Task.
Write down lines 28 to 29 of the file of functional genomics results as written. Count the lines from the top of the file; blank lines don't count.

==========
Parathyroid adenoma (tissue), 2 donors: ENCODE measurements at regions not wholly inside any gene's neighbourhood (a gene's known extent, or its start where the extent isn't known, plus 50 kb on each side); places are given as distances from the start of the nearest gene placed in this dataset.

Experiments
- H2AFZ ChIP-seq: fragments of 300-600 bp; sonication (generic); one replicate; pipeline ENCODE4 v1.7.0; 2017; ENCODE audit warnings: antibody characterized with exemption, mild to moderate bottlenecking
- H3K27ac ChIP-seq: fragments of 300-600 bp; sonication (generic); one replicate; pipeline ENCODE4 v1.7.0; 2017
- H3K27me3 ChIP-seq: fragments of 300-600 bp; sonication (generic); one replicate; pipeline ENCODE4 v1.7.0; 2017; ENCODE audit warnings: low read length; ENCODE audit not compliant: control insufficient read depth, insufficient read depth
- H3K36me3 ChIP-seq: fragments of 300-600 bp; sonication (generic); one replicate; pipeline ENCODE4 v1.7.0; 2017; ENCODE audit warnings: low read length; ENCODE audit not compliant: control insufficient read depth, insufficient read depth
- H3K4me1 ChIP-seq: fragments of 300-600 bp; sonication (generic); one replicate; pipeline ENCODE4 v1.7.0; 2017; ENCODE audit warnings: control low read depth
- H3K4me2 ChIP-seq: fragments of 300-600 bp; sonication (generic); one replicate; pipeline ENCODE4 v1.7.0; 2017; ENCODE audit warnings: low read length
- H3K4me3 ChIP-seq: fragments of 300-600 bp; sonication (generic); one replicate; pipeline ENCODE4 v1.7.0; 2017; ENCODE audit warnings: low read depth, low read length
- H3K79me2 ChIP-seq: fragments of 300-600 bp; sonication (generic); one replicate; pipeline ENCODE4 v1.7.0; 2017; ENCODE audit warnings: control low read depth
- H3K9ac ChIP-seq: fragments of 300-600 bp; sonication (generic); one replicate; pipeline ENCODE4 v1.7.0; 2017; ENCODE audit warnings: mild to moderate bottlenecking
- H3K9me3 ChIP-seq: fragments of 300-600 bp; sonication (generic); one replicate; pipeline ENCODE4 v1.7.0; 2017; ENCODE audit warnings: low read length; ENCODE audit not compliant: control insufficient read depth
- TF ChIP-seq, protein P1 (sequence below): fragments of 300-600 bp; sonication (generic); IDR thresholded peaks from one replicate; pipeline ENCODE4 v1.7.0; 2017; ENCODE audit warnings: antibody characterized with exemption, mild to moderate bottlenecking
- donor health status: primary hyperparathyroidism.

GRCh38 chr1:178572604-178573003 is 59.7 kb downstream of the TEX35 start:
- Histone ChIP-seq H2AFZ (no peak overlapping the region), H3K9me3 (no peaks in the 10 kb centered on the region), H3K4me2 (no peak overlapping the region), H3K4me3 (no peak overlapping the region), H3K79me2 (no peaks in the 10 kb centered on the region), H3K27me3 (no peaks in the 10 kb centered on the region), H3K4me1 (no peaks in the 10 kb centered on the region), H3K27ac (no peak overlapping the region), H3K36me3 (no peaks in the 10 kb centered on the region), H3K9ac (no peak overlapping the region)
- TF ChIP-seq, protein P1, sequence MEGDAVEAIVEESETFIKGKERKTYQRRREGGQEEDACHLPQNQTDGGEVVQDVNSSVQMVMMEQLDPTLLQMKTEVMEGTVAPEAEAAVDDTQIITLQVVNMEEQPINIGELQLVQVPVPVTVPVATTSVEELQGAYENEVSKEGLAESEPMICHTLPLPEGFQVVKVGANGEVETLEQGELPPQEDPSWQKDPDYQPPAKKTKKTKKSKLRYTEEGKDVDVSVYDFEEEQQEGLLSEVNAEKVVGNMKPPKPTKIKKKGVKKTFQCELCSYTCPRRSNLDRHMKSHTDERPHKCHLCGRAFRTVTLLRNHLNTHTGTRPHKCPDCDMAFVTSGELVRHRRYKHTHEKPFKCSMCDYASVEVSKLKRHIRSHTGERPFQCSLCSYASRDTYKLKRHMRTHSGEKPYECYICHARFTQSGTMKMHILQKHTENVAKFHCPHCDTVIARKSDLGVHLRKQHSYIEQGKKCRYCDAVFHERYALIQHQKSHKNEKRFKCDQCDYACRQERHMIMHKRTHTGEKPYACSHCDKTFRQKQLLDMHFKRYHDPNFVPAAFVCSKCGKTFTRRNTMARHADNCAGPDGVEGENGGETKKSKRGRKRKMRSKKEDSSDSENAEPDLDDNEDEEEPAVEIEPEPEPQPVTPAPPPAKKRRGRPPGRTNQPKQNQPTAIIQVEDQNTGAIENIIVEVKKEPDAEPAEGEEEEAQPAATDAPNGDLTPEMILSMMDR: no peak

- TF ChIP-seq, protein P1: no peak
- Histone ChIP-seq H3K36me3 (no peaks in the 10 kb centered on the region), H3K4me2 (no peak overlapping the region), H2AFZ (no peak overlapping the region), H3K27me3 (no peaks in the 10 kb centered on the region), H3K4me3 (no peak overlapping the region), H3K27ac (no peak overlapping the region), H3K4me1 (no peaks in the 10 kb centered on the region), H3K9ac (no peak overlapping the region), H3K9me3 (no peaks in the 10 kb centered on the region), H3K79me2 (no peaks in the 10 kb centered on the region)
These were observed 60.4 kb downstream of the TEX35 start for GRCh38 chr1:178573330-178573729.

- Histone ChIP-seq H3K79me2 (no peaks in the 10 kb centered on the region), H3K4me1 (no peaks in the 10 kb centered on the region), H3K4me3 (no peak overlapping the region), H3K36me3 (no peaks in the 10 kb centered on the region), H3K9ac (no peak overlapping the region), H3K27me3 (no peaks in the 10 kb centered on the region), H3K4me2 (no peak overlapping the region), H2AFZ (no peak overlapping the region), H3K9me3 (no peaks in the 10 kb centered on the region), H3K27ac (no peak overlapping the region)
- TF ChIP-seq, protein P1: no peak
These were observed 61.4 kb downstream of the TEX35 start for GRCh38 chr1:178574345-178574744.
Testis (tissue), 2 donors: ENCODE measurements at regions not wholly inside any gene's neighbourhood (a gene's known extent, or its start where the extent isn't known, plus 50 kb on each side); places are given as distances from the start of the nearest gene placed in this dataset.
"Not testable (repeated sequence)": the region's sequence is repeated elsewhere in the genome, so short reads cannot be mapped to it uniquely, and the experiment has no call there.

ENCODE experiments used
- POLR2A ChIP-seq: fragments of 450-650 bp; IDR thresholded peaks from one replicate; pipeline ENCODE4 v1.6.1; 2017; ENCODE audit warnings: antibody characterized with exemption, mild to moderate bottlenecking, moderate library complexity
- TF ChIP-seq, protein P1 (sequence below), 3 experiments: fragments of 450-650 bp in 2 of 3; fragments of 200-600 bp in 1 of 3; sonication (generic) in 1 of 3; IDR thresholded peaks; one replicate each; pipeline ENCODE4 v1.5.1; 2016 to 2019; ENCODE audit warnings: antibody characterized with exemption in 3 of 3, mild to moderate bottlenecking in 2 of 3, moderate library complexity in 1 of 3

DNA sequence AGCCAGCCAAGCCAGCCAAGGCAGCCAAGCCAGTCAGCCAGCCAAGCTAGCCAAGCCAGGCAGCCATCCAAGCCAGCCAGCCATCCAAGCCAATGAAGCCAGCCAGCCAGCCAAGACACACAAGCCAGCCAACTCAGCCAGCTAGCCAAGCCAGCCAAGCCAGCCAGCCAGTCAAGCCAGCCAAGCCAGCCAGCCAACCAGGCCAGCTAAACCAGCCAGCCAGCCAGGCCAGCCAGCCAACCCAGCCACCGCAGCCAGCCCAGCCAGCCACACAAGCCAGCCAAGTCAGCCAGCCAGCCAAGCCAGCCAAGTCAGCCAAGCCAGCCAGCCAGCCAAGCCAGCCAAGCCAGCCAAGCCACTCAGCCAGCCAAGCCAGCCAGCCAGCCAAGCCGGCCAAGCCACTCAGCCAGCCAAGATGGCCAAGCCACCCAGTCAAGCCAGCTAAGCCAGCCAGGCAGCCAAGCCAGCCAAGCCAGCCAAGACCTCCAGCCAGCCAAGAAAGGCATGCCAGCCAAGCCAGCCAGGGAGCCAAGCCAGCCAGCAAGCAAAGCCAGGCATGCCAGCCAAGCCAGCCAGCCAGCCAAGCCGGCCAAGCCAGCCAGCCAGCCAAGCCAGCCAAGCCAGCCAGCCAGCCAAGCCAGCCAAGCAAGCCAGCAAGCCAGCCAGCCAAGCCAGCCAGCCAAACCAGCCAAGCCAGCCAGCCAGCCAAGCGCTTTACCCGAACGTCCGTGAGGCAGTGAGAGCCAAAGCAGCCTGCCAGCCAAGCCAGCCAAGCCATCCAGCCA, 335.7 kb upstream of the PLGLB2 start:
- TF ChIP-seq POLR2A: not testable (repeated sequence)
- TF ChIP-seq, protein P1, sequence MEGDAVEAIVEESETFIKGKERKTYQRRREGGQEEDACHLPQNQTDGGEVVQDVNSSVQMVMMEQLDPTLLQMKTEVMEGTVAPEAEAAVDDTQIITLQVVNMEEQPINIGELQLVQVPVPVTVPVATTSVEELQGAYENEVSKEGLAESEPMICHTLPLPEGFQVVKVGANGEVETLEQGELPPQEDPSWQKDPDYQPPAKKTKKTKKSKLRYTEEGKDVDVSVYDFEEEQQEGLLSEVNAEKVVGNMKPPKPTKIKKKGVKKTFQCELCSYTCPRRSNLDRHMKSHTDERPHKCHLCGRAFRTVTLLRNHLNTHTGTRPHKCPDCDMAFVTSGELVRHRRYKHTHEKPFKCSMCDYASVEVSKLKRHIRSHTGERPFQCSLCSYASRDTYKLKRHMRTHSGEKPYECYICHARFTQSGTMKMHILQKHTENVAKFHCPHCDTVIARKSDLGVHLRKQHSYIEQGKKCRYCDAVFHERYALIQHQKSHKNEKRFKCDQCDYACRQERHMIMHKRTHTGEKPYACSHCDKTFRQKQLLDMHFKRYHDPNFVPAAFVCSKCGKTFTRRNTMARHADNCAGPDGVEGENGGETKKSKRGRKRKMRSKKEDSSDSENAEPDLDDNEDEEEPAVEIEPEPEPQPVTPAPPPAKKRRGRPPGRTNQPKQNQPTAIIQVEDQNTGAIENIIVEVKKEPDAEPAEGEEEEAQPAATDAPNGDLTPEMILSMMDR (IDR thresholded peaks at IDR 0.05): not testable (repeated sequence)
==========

- TF ChIP-seq, protein P1 (sequence below), 3 experiments: fragments of 450-650 bp in 2 of 3; fragments of 200-600 bp in 1 of 3; sonication (generic) in 1 of 3; IDR thresholded peaks; one replicate each; pipeline ENCODE4 v1.5.1; 2016 to 2019; ENCODE audit warnings: antibody characterized with exemption in 3 of 3, mild to moderate bottlenecking in 2 of 3, moderate library complexity in 1 of 3

DNA sequence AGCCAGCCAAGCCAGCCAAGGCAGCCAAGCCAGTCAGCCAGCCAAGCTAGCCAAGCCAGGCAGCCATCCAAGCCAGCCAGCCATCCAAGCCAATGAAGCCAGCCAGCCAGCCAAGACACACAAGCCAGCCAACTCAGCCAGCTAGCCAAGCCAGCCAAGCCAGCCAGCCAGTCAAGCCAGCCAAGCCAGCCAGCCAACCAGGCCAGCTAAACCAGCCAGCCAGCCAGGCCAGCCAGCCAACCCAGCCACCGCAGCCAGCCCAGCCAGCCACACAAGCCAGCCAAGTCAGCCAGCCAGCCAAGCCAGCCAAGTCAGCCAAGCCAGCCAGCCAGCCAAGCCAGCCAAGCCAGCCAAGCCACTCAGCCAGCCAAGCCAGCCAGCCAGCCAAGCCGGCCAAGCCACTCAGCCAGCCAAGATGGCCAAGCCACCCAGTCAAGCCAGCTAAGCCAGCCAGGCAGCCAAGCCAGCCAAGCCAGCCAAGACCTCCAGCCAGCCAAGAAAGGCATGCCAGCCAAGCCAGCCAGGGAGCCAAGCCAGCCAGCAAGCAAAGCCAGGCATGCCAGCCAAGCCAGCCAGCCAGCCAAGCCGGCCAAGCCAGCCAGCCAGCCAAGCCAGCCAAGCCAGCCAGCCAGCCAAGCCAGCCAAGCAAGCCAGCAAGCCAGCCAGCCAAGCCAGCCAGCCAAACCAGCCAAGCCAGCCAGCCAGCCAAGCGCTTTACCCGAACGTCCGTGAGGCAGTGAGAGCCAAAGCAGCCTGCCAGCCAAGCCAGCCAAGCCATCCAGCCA, 335.7 kb upstream of the PLGLB2 start: